Daniel W. Drezner

The New York Times goes Vizzini on the word “split”

In honor of The Princess Bride, your humble blogger describes someone as “going Vizzini” when they repeatedly use a word in a way that doesn’t correspond to how the rest of society would use it.   Today’s example is the New York Times story, “Attacks on Detainee Lawyers Split Conservatives.”  The lead:  A conservative advocacy organization ...

thebadastronomer/flickr
thebadastronomer/flickr

In honor of The Princess Bride, your humble blogger describes someone as “going Vizzini” when they repeatedly use a word in a way that doesn’t correspond to how the rest of society would use it.  

Today’s example is the New York Times story, “Attacks on Detainee Lawyers Split Conservatives.”  The lead: 

A conservative advocacy organization in Washington, Keep America Safe, kicked up a storm last week when it released a video that questioned the loyalty of Justice Department lawyers who worked in the past on behalf of detained terrorism suspects.

But beyond the expected liberal outrage, the tactics of the group, which is run by Liz Cheney, the daughter of the former vice president, have also split the tightly knit world of conservative legal scholars. (emphasis added)

The story repeatedly argues that the conservative legal community is deeply divided on the issue. Now, I understand split as implying that members of this community are lining up on one side or the other. The thing is, I’m not seeing a lot of evidence that anyone in the conservative legal community is really lining up behind Keep America Safe. The Times story by John Schwartz has a quote by John Yoo that kinda sorta supports the ad, but it’s really weak tea — Yoo “said he had not seen the material from Ms. Cheney’s group,” according to the story.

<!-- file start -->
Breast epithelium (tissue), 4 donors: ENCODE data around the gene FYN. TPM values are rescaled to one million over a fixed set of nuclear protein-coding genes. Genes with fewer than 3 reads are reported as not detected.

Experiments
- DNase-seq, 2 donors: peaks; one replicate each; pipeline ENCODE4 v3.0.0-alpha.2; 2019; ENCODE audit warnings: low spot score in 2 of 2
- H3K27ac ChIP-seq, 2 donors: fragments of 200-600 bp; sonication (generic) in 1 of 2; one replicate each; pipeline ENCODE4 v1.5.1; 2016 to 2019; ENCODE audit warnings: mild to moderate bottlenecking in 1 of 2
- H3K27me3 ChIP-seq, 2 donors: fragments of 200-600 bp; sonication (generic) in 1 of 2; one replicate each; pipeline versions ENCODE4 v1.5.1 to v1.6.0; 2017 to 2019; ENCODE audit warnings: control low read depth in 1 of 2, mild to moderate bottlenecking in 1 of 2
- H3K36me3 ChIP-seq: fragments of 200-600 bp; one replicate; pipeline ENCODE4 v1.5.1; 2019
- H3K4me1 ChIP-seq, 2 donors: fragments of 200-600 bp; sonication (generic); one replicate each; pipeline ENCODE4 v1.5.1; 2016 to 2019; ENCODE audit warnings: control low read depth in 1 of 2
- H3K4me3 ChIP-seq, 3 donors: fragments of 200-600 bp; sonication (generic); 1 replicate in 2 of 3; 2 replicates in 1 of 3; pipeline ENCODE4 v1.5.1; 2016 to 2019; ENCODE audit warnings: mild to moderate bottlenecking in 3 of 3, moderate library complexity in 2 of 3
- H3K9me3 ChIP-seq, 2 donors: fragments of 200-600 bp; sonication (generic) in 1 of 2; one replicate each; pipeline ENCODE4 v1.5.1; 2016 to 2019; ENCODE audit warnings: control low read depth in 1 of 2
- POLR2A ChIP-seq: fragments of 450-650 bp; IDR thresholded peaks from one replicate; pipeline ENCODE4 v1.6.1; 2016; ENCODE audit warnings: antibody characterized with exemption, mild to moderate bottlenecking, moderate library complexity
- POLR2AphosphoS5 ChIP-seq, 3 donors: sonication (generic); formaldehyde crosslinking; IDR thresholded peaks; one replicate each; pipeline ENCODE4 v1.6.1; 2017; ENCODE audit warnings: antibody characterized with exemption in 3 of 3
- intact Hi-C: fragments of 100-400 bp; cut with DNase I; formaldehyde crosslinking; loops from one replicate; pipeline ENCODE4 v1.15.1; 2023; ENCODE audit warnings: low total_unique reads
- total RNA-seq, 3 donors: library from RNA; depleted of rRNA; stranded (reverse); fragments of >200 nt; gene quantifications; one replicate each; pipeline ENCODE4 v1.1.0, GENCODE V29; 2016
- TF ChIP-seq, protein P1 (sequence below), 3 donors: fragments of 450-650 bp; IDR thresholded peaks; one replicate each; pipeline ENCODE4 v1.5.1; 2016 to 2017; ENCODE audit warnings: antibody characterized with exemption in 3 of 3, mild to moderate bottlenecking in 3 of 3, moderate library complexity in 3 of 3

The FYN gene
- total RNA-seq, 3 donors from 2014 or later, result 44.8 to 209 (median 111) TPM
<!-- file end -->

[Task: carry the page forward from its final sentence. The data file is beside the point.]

Then we get to this section: 

A Keep America Safe spokesman responded to a request for comment by passing along links to essays by supporters like Marc A. Thiessen, a columnist for The Washington Post, who wrote on Monday that the detainees did not deserve the same level of representation as criminal defendants.

The lawyers, Mr. Thiessen wrote, “were not doing their constitutional duty to defend unpopular criminal defendants.” He said, “They were using the federal courts as a tool to undermine our military’s ability to keep dangerous enemy combatants off the battlefield in a time of war.”

Thiessen is not a lawyer (he’s not the best debater in the world either).  I would describe the conservative legal blogososphere as not really supportive of the ad.   

Even if we expand our orbit to include other prominent conservatives, it seems pretty clear that beyond Thiessen, Bill Kristol, Michelle Malkin, and the Cheneys, there ain’t a lotta conservative love for the attack ad.  Over at The Cable, Josh Rogin tried to get a GOP Senator to endorse the ad and failed.  I wouldn’t characterize Glenn Greenwald as a defender of the right, but even he notes that, “only the hardest-core ideological dead-enders are defending them.” 

The more interesting way to frame this story would have been to show that professional norms do act as a serious constraint on political behavior.  Schwartz quotes David B. Rivkin Jr., co-chairman of the Center for Law and Counterterrorism in exactly this fashion:

“I appreciate the partisan advantage to be gained here,” Mr. Rivkin said, but “it’s not the right way to proceed.” He said he preferred “principled ways for debating where this administration is wrong — there’s no reason to resort to ad hominem attacks.”

So, just to sum up — the Times got to this story at least a day later than everyone else, and then used an inappropriate frame to describe the situation. There’s no conservative legal split — there’s a pretty strong consensus that the Keep America Safe ad crossed the line. 

 Twitter: @dandrezner

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